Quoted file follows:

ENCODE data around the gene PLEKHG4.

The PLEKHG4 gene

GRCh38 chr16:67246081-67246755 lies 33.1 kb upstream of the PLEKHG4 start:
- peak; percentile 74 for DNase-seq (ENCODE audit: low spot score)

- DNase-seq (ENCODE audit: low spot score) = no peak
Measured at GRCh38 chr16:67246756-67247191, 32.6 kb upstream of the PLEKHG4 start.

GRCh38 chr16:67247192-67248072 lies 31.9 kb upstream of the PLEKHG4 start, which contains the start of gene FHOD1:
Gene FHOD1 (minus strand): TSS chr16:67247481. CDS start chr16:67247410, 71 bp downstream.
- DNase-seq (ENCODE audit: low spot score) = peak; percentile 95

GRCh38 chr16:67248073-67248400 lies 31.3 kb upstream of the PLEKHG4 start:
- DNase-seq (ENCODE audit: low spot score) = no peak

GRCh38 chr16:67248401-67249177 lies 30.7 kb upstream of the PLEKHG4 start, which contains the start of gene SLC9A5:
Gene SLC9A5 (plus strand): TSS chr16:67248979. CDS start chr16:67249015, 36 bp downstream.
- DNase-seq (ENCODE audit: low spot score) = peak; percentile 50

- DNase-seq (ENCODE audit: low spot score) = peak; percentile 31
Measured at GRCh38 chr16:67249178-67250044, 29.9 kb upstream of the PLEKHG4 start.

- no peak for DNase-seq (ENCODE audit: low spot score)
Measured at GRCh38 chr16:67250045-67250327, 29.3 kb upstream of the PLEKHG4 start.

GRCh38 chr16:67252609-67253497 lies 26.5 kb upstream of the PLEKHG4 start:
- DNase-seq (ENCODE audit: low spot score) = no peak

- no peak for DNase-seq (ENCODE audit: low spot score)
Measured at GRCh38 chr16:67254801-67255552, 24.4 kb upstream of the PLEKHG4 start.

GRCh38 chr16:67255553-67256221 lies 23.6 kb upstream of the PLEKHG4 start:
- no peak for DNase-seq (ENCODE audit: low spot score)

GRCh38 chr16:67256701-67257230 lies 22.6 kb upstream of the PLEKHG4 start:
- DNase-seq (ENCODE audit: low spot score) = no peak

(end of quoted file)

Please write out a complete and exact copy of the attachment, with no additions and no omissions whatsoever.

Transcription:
ENCODE data around the gene PLEKHG4.

The PLEKHG4 gene

GRCh38 chr16:67246081-67246755 lies 33.1 kb upstream of the PLEKHG4 start:
- peak; percentile 74 for DNase-seq (ENCODE audit: low spot score)

- DNase-seq (ENCODE audit: low spot score) = no peak
Measured at GRCh38 chr16:67246756-67247191, 32.6 kb upstream of the PLEKHG4 start.

GRCh38 chr16:67247192-67248072 lies 31.9 kb upstream of the PLEKHG4 start, which contains the start of gene FHOD1:
Gene FHOD1 (minus strand): TSS chr16:67247481. CDS start chr16:67247410, 71 bp downstream.
- DNase-seq (ENCODE audit: low spot score) = peak; percentile 95

GRCh38 chr16:67248073-67248400 lies 31.3 kb upstream of the PLEKHG4 start:
- DNase-seq (ENCODE audit: low spot score) = no peak

GRCh38 chr16:67248401-67249177 lies 30.7 kb upstream of the PLEKHG4 start, which contains the start of gene SLC9A5:
Gene SLC9A5 (plus strand): TSS chr16:67248979. CDS start chr16:67249015, 36 bp downstream.
- DNase-seq (ENCODE audit: low spot score) = peak; percentile 50

- DNase-seq (ENCODE audit: low spot score) = peak; percentile 31
Measured at GRCh38 chr16:67249178-67250044, 29.9 kb upstream of the PLEKHG4 start.

- no peak for DNase-seq (ENCODE audit: low spot score)
Measured at GRCh38 chr16:67250045-67250327, 29.3 kb upstream of the PLEKHG4 start.

GRCh38 chr16:67252609-67253497 lies 26.5 kb upstream of the PLEKHG4 start:
- DNase-seq (ENCODE audit: low spot score) = no peak

- no peak for DNase-seq (ENCODE audit: low spot score)
Measured at GRCh38 chr16:67254801-67255552, 24.4 kb upstream of the PLEKHG4 start.

GRCh38 chr16:67255553-67256221 lies 23.6 kb upstream of the PLEKHG4 start:
- no peak for DNase-seq (ENCODE audit: low spot score)

GRCh38 chr16:67256701-67257230 lies 22.6 kb upstream of the PLEKHG4 start:
- DNase-seq (ENCODE audit: low spot score) = no peak